Understanding Red Tide and Hypoxia

By Jessica Alvarez

Understanding Red Tide and Hypoxia

By Jessica Alvarez
Postdoctoral associate Brendan Turley describes his research on the impact of oxygen deficiency in the oceans.

Postdoctoral associate Brendan Turley from the Rosenstiel School of Marine and Atmospheric Sciences (RSMAS) is hard at work researching the oceanographic influences of red tide off the west coast of Florida. He is collaborating with National Oceanic and Atmospheric Administration (NOAA) scientists to better understand red tide and hypoxia, which is low to no dissolved oxygen in a body of water. He explains, “Red tides, which are a type of harmful algal bloom in water, are caused by phytoplankton that start offshore and then move toward the coast.” The organism produces a toxin that can kill marine animals and cause respiratory distress to beach goers when the cells are broken open by wave action.

One of the projects Brendan is currently working on includes examining a variety of data sources to understand the red tide interactions. These sources include but are not limited to: fisheries landings, red tide samples, research cruise data, meteorological data and satellite observations. He recognizes that working with other researchers within these sources has enriched his work. “Having their perspectives and their diverse set of skills and backgrounds as I collected data has assisted greatly with my findings immensely,” he stated.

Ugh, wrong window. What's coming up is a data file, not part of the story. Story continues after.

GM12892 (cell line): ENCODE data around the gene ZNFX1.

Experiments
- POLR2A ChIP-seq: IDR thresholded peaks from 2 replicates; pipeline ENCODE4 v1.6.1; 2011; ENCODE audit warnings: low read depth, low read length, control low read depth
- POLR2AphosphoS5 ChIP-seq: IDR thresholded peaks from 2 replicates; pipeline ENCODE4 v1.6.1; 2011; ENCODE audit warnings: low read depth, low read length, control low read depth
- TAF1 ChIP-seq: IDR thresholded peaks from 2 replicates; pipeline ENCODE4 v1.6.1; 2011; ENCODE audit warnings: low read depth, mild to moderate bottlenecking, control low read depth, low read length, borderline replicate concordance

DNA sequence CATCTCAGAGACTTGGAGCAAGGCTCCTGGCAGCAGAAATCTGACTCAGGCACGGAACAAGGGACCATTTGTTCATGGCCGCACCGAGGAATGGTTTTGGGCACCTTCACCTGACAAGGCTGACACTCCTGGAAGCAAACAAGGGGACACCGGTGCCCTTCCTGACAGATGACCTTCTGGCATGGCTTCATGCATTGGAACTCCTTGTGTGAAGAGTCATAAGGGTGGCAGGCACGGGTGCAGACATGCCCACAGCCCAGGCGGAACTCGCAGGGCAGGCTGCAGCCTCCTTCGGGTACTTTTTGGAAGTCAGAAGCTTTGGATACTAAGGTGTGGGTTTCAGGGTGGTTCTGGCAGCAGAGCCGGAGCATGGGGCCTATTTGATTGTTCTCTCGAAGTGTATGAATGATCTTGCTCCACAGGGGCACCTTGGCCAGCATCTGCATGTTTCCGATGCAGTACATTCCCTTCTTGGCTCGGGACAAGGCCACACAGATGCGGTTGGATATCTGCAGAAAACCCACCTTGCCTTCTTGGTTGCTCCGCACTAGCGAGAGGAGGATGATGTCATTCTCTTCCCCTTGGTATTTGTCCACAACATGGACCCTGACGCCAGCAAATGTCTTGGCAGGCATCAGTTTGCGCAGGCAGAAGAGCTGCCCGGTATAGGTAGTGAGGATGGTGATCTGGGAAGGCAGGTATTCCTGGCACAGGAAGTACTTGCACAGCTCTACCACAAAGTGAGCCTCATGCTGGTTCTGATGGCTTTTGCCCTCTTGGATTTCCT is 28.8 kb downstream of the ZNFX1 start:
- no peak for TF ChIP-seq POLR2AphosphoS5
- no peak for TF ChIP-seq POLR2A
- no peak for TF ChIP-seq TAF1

“What makes me so passionate about my work is that I love applied research. It’s satisfying to work on a problem that is vexing a community in the hopes of bringing clarity and a path to resolving it,” Brendan goes on to say. Even with being in the early stages of the hypoxia research, he has a few publications that are under peer review. He hopes that his work in this pilot project will lead to a regional network of data collection and strengthen connections across research and economic sectors.